Face-off at Factory Butte: Off-Road Vehicle Riders Vs. Environmentalists in Utah Desert Just how bad are the tire tracks across the desert?
Dear EarthTalk: What is the controversy over the Factory Butte landmark in Utah that has environmental groups filing lawsuits?
—M. Jensen, Taos, NM
The kerfuffle over Factory Butte, a 6,300-foot peak in Wayne County, Utah about 25 miles east of Capitol Reef National Park, stems from the on-again, off-again nature of federal rules about whether Off-Road Vehicles (ORVs) should be allowed to roam the 5,400 acres of wild desert surrounding it.
Named by white settlers in the mid-19th century who thought its almost-architectural stature resembled a Provo, Utah woolen mill, Factory Butte is the latest flashpoint in a long timeline of disputes over what constitutes fair and proper use of federally managed desert wildlands in Utah and across the Southwest.
Grand Staircase-Escalante and Bear’s Ears have been in the news lately given efforts by the Trump administration to ease restrictions on development, but Factory Butte has remained out of the spotlight since a George W. Bush-era ruling to close it to ORVs given potential risks to fragile desert soils and endangered species. But in May 2019, after some 12 years of protection, Trump’s Bureau of Land Management (BLM) opened up the desert around Factory Butte to ORVs once again despite protests.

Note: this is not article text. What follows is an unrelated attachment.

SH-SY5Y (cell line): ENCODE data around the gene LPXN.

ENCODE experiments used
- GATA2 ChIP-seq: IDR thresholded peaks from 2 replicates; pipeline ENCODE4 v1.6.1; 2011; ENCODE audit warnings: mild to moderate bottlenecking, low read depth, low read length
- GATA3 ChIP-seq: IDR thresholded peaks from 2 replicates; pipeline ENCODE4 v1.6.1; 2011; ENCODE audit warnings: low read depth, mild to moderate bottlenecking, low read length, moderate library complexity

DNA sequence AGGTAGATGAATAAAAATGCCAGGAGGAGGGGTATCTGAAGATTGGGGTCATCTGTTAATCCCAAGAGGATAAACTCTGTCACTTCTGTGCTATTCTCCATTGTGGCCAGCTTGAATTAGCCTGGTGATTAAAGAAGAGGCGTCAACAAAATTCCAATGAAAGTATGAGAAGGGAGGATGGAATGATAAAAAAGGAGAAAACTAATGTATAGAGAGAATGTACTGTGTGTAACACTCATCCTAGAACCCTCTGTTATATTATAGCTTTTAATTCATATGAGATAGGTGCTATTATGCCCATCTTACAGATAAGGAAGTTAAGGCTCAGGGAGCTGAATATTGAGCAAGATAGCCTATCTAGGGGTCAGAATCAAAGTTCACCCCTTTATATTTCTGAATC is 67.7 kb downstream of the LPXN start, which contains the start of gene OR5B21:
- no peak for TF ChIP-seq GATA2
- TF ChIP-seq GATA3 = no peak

“The agency’s decision ensures that one of Utah’s most recognizable landscapes will be defaced and damaged for years to come,” reports the Southern Utah Wilderness Alliance (SUWA), a Salt Lake City-based conservation group leading the fight to keep ORVs out of fragile desert wildlands. “Contrary to popular myth, these tracks don’t simply disappear after the next rain!”
“Faced with public pressure and well-documented damage to the natural resource values of the areas around Factory Butte, the BLM disallowed ORV use in the area in 2006,” reports the Natural Resources Defense Council (NRDC), a leading environmental non-profit working with SUWA in suing the BLM over the move in hopes of getting it overturned. “BLM indicated in its environmental impact analysis that the area around Factory Butte should remain permanently closed to unrestricted cross-country travel.”
Furthermore, environmental advocates are incensed as to how BLM re-opened the Factory Butte desert to ORVs—that is, without any new environmental reviews of feasibility, and in secrecy without soliciting or considering public comments. “By failing to update earlier environmental analyses, the BLM violated the National Environmental Policy Act (NEPA) when it failed to, at the very least, conduct a supplemental environmental analysis to account for the significant changes that have occurred in the Factory Butte area over the past decade, including the significant changes being wrought by the climate crisis,” says NRDC.
This violation of NEPA is a central tenet of the lawsuit the two non-profits are jointly filing against the Trump administration for opening up the area to ORVs once again. “Unrestricted ORV use in this area is simply incompatible with its fragility. Those who hope to appreciate its awe-inspiring beauty would instead confront a vast web of tire ruts carved into the desert,” adds NRDC. “And the area faces a potential loss of its highly vulnerable desert species. We hope our lawsuit once again demonstrates these facts and brings renewed protection of this iconic western landscape.”
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